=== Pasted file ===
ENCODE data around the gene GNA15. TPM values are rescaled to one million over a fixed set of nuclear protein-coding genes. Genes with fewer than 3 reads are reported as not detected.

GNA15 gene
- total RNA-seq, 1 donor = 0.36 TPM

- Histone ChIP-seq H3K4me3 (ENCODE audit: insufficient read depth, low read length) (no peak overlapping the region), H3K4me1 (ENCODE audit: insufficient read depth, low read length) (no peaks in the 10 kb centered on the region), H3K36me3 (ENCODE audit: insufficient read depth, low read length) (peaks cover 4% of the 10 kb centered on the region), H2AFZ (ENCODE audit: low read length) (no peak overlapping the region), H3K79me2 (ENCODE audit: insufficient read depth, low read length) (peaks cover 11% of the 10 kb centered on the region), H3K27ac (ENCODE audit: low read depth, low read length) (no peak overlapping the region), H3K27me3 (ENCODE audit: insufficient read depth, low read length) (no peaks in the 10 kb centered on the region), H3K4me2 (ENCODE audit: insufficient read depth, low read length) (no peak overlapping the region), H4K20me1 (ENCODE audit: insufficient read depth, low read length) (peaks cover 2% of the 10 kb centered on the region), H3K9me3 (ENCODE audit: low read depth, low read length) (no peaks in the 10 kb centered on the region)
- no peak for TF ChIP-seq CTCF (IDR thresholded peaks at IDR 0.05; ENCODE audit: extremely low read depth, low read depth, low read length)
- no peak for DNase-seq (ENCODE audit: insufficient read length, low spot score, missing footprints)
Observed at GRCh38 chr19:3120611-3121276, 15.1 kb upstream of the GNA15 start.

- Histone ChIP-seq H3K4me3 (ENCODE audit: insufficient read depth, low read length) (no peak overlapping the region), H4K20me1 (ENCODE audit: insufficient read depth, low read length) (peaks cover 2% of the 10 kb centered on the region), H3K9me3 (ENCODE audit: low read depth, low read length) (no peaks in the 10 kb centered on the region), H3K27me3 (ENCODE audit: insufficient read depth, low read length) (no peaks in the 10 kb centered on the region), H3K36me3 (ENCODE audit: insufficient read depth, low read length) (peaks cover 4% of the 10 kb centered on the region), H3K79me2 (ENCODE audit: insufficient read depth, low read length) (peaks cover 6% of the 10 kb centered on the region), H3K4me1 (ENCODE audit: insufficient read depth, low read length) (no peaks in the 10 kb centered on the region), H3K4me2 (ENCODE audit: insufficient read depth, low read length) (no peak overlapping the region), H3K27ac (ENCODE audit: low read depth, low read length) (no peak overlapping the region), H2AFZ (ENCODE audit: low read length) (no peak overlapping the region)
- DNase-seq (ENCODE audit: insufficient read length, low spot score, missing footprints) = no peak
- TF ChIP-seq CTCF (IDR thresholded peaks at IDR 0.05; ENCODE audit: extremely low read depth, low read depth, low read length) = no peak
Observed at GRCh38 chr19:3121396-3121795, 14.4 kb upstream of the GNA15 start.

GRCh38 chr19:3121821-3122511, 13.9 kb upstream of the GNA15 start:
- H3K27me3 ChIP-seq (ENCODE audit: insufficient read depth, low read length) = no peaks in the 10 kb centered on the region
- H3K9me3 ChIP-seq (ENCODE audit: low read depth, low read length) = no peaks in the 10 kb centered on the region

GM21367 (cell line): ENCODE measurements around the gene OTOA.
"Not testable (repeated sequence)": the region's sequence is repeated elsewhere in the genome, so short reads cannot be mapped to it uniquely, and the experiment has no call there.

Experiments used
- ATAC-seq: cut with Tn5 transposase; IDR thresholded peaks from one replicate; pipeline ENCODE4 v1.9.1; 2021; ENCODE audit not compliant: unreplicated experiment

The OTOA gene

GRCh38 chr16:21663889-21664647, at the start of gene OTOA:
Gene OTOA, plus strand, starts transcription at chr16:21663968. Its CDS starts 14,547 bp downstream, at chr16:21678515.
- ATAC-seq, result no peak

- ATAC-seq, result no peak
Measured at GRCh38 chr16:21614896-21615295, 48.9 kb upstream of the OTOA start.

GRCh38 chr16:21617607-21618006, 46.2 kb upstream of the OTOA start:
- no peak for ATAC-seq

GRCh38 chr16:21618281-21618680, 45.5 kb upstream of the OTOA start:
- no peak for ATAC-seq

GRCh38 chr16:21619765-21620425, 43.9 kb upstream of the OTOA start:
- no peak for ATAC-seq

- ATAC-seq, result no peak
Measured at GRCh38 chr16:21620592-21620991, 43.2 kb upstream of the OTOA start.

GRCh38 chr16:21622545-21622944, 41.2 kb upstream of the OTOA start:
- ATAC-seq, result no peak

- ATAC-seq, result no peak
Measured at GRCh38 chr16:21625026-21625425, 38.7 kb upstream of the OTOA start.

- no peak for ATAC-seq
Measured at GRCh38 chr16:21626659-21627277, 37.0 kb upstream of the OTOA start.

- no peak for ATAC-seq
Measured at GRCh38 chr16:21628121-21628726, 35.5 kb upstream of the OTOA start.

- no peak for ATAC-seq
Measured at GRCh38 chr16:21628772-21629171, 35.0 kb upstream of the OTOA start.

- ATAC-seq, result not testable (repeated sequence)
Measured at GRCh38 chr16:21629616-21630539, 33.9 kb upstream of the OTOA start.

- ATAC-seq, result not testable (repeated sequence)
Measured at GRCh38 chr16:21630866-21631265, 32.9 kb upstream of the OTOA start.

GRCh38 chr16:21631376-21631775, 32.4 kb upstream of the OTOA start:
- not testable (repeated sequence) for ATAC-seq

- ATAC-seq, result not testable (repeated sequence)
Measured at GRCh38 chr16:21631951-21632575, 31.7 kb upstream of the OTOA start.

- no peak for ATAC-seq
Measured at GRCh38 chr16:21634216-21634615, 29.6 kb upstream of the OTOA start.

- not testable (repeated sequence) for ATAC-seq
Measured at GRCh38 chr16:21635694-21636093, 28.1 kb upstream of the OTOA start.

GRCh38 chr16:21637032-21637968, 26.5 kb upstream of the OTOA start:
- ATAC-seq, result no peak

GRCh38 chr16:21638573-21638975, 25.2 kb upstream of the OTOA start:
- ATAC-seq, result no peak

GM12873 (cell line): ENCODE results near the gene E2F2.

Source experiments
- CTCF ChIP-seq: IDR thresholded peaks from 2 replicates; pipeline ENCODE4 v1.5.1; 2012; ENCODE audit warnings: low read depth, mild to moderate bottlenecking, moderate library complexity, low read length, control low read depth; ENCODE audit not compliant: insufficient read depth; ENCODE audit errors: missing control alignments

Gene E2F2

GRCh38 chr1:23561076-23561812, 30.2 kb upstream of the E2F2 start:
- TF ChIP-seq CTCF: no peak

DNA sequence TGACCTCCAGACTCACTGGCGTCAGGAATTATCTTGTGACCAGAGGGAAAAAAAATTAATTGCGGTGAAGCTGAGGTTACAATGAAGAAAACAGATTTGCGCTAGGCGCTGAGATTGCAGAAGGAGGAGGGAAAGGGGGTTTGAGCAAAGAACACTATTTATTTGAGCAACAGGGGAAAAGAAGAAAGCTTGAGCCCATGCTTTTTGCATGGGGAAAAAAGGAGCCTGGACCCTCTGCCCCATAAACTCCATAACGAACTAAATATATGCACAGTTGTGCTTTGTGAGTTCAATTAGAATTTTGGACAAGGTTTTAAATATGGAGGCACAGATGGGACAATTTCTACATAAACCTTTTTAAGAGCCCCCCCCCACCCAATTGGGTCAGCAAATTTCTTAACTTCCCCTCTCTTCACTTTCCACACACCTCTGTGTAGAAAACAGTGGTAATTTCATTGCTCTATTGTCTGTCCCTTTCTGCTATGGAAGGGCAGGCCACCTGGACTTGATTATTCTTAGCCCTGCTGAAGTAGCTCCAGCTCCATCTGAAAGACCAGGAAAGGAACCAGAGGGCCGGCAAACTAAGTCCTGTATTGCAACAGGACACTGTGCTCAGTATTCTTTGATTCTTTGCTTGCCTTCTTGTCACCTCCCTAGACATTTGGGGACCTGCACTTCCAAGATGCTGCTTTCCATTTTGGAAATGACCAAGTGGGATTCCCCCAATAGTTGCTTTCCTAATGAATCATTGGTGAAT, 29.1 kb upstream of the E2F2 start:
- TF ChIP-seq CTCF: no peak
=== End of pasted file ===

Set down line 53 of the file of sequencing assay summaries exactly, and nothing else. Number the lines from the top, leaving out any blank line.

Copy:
- not testable (repeated sequence) for ATAC-seq